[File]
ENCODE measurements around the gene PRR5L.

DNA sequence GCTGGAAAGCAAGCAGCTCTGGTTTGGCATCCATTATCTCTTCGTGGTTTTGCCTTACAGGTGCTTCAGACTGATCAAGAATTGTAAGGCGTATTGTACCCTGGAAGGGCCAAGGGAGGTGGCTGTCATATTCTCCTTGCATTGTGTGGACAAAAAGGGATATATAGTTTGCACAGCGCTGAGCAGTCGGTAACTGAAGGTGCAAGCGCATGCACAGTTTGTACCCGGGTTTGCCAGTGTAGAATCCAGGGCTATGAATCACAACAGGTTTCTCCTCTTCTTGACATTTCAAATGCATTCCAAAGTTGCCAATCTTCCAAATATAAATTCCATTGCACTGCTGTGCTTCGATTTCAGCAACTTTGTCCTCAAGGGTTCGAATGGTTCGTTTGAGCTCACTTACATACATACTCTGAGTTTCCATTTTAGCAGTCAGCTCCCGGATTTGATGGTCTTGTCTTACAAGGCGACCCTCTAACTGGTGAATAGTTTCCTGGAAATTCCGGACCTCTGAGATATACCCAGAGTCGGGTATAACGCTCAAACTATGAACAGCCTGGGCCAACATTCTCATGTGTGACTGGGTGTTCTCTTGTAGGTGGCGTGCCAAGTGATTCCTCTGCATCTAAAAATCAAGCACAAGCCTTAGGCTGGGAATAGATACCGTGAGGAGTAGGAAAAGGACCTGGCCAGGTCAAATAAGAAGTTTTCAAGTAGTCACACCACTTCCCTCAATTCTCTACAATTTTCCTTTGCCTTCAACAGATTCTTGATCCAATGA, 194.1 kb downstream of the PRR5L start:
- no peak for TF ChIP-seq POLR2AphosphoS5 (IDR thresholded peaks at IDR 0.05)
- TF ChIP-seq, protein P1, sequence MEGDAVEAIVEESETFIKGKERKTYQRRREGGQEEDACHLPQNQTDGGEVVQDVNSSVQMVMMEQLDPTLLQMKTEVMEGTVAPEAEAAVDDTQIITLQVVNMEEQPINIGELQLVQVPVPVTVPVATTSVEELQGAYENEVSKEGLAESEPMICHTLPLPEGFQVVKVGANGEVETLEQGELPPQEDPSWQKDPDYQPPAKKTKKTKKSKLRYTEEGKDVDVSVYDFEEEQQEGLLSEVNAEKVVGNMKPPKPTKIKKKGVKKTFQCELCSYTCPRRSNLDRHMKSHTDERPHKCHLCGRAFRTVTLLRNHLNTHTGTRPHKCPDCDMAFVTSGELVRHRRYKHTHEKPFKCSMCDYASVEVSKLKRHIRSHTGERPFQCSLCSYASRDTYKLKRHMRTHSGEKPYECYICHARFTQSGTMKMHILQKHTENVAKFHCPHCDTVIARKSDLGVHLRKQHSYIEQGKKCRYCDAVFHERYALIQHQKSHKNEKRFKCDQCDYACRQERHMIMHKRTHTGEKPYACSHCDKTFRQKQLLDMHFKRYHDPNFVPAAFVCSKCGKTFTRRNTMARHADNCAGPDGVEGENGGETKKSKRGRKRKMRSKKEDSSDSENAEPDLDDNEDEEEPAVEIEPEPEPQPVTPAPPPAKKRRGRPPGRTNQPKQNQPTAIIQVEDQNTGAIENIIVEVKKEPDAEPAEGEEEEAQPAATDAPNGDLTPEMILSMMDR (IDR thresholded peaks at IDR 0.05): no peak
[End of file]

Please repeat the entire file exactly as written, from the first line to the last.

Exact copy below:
ENCODE measurements around the gene PRR5L.

DNA sequence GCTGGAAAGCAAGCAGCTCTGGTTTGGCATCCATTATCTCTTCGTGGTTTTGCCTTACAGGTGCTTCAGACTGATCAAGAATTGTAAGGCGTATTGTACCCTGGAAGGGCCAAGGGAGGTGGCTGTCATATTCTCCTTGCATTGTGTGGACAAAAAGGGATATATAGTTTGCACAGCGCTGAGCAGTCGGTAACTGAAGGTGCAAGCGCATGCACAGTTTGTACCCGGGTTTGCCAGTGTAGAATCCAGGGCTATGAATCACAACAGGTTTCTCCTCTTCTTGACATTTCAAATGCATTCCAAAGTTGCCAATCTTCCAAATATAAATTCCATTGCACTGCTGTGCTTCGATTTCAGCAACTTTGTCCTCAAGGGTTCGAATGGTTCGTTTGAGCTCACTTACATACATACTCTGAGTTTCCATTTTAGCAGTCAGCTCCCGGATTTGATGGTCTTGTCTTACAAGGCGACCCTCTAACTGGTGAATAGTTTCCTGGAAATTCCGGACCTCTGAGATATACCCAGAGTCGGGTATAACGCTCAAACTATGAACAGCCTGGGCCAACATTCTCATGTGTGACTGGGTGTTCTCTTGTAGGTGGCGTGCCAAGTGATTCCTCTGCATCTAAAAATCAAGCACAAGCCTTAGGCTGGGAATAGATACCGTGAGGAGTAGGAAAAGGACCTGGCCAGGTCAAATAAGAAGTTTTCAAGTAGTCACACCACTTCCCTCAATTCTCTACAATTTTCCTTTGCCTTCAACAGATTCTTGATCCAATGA, 194.1 kb downstream of the PRR5L start:
- no peak for TF ChIP-seq POLR2AphosphoS5 (IDR thresholded peaks at IDR 0.05)
- TF ChIP-seq, protein P1, sequence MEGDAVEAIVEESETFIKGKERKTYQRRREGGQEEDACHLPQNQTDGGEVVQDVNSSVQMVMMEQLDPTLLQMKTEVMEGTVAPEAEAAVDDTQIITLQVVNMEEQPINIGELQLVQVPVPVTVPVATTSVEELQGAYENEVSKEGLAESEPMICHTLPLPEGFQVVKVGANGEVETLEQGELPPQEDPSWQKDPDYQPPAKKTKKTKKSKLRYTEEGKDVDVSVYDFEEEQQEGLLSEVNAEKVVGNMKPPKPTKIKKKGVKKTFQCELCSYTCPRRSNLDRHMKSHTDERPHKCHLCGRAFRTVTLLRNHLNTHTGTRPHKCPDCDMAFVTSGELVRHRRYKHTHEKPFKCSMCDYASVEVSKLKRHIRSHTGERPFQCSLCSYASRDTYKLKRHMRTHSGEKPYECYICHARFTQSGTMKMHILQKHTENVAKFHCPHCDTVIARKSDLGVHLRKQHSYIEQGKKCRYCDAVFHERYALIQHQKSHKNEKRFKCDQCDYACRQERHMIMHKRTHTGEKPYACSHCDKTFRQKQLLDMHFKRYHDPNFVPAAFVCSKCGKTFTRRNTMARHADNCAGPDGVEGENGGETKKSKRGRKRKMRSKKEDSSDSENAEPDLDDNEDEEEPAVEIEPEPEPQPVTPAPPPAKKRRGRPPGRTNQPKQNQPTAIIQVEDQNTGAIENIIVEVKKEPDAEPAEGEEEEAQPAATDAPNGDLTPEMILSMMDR (IDR thresholded peaks at IDR 0.05): no peak